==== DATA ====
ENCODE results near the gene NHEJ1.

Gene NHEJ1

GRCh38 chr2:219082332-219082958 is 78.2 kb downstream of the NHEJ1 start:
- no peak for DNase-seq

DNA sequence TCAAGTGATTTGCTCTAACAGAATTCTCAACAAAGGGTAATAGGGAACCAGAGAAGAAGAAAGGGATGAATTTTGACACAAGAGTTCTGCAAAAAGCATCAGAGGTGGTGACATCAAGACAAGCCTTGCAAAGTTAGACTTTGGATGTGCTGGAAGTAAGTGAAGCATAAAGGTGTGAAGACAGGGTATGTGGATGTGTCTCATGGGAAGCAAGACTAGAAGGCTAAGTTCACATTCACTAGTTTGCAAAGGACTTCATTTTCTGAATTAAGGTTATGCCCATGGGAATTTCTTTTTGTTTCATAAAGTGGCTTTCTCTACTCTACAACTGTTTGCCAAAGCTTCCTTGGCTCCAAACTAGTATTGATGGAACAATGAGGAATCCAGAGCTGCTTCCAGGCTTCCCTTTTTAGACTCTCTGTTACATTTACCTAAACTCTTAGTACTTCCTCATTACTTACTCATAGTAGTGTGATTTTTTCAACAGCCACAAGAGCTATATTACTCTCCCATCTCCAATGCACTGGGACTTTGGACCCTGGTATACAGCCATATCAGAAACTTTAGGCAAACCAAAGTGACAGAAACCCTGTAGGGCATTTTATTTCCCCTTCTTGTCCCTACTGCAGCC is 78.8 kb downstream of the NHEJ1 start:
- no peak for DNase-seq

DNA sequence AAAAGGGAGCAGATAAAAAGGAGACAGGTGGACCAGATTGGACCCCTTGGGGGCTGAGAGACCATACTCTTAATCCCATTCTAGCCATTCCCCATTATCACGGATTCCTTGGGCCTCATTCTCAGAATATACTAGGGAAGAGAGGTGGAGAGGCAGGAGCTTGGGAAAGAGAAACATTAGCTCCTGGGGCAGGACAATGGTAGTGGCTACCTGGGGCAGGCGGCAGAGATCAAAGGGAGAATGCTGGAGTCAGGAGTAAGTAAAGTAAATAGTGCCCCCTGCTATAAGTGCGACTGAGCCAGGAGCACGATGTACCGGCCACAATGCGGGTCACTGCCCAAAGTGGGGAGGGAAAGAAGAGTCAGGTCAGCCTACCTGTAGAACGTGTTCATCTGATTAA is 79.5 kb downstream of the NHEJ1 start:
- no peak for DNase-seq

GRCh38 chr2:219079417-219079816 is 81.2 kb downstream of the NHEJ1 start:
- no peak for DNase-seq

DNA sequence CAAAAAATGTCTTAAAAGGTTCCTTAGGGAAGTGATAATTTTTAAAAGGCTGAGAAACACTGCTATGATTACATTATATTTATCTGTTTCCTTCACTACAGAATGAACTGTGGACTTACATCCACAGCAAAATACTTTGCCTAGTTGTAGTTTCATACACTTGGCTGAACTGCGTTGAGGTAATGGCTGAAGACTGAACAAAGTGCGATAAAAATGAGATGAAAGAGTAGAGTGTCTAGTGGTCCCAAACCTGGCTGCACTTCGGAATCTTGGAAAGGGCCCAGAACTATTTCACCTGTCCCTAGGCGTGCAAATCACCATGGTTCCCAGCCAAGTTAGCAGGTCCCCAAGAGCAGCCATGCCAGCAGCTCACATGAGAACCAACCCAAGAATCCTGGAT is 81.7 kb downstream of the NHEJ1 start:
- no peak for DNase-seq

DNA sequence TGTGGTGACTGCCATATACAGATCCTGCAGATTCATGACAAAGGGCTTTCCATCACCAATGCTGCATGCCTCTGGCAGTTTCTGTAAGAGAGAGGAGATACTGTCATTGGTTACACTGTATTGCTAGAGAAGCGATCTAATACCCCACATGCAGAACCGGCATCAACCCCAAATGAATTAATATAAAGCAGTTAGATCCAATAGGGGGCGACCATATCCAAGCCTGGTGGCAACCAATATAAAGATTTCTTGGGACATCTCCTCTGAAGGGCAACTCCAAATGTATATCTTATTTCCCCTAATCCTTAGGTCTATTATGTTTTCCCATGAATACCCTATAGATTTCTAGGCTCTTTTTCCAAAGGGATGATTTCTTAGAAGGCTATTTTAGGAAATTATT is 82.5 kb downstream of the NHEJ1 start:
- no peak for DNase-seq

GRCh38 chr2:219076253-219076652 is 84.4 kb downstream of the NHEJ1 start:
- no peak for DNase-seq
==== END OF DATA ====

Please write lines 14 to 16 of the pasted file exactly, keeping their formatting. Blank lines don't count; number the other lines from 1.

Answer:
- no peak for DNase-seq

GRCh38 chr2:219076253-219076652 is 84.4 kb downstream of the NHEJ1 start:
- no peak for DNase-seq